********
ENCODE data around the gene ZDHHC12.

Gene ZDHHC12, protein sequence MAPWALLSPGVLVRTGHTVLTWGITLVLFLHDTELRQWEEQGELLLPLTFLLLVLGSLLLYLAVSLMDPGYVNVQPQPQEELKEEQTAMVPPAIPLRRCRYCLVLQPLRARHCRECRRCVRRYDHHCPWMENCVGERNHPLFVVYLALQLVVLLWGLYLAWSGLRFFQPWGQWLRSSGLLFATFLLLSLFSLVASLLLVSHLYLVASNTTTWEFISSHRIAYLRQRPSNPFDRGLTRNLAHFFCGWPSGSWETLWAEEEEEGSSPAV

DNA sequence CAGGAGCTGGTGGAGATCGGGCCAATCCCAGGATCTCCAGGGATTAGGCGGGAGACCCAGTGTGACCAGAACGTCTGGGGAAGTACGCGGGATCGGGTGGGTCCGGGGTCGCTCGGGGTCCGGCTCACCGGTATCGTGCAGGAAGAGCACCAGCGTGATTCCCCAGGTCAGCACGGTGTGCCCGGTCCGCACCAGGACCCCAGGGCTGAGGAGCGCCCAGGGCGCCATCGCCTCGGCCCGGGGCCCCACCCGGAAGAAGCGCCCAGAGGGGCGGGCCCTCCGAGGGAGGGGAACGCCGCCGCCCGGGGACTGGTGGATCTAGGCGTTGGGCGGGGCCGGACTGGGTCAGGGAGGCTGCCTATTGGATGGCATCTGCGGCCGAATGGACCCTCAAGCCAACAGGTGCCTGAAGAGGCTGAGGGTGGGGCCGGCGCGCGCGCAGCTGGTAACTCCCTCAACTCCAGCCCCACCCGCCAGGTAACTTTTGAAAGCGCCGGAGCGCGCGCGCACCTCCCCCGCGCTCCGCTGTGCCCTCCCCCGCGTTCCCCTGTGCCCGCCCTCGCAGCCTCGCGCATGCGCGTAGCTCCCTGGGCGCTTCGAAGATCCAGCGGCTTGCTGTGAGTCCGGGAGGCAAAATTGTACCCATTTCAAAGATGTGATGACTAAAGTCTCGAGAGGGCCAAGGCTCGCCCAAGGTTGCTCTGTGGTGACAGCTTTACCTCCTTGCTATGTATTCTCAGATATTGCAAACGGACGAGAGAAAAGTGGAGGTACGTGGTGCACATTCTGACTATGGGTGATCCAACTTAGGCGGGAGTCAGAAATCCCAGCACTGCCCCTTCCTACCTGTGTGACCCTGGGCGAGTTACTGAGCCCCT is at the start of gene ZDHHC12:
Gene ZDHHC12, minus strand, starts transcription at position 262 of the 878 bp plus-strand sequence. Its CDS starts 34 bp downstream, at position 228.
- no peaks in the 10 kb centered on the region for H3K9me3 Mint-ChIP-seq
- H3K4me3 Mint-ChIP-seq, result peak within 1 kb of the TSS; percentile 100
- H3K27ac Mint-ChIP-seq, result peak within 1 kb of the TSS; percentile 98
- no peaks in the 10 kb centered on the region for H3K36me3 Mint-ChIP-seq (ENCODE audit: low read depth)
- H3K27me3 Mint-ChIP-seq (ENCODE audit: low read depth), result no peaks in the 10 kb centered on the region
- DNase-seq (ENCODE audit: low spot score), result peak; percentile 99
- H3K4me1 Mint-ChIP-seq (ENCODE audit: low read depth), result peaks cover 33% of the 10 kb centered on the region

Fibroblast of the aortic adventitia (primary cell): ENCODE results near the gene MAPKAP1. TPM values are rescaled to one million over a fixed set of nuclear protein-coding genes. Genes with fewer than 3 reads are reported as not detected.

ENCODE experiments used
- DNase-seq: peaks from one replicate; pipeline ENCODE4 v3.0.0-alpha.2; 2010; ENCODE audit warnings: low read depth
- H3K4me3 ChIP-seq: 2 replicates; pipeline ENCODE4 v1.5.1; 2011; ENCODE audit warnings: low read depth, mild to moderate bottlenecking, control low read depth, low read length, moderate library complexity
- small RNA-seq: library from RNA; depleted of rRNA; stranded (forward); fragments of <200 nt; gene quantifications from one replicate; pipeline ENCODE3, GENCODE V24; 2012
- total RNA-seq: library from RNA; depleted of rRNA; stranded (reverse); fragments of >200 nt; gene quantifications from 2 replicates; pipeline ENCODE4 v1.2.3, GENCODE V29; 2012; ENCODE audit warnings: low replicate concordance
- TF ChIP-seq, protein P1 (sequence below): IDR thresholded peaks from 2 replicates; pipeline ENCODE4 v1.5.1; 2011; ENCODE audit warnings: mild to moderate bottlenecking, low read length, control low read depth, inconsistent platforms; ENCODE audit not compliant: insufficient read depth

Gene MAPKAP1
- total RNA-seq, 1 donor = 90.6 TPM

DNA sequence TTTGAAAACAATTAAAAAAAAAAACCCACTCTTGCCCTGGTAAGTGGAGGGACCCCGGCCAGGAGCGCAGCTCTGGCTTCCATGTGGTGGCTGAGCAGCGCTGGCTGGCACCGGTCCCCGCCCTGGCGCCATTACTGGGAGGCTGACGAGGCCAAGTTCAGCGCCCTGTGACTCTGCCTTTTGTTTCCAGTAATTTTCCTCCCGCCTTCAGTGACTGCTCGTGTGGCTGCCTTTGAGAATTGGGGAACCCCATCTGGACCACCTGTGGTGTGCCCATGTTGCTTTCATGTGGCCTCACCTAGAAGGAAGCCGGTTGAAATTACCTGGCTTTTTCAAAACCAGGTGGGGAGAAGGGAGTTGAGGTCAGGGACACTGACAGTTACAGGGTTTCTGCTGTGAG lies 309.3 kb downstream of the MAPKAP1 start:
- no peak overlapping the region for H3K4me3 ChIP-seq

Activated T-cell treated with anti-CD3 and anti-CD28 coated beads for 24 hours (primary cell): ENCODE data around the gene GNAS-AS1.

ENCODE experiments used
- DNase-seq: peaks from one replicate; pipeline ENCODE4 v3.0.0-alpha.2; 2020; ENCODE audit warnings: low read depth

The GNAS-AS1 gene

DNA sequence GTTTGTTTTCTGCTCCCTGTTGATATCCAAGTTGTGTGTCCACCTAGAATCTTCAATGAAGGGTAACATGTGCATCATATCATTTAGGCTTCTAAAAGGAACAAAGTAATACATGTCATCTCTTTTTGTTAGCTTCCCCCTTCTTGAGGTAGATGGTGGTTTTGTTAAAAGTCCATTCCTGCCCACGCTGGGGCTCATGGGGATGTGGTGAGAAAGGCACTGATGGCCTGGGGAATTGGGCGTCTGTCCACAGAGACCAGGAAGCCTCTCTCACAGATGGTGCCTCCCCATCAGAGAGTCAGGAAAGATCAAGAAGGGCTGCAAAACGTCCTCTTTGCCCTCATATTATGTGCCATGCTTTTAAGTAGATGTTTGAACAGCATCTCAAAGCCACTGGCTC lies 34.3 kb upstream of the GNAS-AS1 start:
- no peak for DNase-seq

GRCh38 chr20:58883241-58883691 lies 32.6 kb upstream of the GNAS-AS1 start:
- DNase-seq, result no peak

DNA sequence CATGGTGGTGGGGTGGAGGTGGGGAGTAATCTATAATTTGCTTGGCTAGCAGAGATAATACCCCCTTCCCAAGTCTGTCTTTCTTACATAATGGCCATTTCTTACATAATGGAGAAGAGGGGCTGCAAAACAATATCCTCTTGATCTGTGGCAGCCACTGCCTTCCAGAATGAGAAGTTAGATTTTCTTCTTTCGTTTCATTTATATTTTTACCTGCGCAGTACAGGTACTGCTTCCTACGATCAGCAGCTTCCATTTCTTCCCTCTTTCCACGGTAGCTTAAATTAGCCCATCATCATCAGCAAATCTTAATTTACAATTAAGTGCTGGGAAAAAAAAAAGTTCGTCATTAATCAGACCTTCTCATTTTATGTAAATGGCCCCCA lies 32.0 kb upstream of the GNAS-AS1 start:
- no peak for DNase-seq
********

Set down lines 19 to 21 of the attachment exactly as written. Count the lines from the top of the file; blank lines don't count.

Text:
Gene MAPKAP1
- total RNA-seq, 1 donor = 90.6 TPM

DNA sequence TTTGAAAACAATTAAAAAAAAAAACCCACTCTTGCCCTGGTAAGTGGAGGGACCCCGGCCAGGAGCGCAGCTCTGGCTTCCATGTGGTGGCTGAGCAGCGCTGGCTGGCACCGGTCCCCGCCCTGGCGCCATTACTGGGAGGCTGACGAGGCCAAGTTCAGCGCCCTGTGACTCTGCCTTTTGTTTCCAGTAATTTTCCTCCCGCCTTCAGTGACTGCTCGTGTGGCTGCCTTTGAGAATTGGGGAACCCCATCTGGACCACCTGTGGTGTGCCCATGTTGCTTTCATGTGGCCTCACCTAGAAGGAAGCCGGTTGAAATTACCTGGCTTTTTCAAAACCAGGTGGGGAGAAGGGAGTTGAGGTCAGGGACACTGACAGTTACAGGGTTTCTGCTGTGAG lies 309.3 kb downstream of the MAPKAP1 start: